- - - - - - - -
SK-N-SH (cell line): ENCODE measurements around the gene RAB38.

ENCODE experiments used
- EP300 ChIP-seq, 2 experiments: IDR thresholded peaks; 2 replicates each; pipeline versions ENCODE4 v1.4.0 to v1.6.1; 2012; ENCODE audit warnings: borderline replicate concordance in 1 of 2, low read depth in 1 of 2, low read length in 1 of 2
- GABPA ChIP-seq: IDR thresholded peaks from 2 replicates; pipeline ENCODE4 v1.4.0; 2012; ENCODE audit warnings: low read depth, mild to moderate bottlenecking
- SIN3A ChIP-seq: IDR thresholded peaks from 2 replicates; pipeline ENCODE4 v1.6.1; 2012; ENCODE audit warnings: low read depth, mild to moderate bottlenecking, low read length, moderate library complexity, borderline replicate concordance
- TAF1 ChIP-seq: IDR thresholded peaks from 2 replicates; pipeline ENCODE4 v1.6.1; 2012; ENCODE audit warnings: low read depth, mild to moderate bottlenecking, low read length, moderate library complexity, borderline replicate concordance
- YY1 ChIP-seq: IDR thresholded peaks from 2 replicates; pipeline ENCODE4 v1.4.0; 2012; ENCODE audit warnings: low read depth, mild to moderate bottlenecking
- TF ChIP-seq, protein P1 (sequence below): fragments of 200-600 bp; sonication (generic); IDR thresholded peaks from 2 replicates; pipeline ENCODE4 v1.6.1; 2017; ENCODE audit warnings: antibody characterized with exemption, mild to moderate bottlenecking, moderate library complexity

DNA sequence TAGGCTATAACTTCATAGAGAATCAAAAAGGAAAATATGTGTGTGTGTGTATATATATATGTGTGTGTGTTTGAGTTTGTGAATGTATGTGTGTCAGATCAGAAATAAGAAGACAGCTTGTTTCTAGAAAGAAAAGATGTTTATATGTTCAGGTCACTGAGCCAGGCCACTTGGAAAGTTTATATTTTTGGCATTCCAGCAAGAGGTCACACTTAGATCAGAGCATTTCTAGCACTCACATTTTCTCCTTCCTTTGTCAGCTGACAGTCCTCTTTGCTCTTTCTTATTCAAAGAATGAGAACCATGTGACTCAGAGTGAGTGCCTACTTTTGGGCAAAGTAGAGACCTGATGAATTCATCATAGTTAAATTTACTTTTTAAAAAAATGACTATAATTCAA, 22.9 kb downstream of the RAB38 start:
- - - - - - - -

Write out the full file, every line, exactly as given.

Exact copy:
SK-N-SH (cell line): ENCODE measurements around the gene RAB38.

ENCODE experiments used
- EP300 ChIP-seq, 2 experiments: IDR thresholded peaks; 2 replicates each; pipeline versions ENCODE4 v1.4.0 to v1.6.1; 2012; ENCODE audit warnings: borderline replicate concordance in 1 of 2, low read depth in 1 of 2, low read length in 1 of 2
- GABPA ChIP-seq: IDR thresholded peaks from 2 replicates; pipeline ENCODE4 v1.4.0; 2012; ENCODE audit warnings: low read depth, mild to moderate bottlenecking
- SIN3A ChIP-seq: IDR thresholded peaks from 2 replicates; pipeline ENCODE4 v1.6.1; 2012; ENCODE audit warnings: low read depth, mild to moderate bottlenecking, low read length, moderate library complexity, borderline replicate concordance
- TAF1 ChIP-seq: IDR thresholded peaks from 2 replicates; pipeline ENCODE4 v1.6.1; 2012; ENCODE audit warnings: low read depth, mild to moderate bottlenecking, low read length, moderate library complexity, borderline replicate concordance
- YY1 ChIP-seq: IDR thresholded peaks from 2 replicates; pipeline ENCODE4 v1.4.0; 2012; ENCODE audit warnings: low read depth, mild to moderate bottlenecking
- TF ChIP-seq, protein P1 (sequence below): fragments of 200-600 bp; sonication (generic); IDR thresholded peaks from 2 replicates; pipeline ENCODE4 v1.6.1; 2017; ENCODE audit warnings: antibody characterized with exemption, mild to moderate bottlenecking, moderate library complexity

DNA sequence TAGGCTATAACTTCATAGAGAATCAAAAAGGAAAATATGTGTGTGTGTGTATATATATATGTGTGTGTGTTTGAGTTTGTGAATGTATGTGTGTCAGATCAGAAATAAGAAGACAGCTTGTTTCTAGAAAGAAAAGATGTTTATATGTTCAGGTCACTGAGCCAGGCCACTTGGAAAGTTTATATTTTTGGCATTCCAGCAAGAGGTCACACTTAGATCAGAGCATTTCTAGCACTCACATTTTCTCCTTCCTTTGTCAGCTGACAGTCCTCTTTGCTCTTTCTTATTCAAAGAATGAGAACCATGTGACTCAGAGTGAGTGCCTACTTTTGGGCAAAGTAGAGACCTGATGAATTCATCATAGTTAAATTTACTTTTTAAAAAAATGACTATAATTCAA, 22.9 kb downstream of the RAB38 start: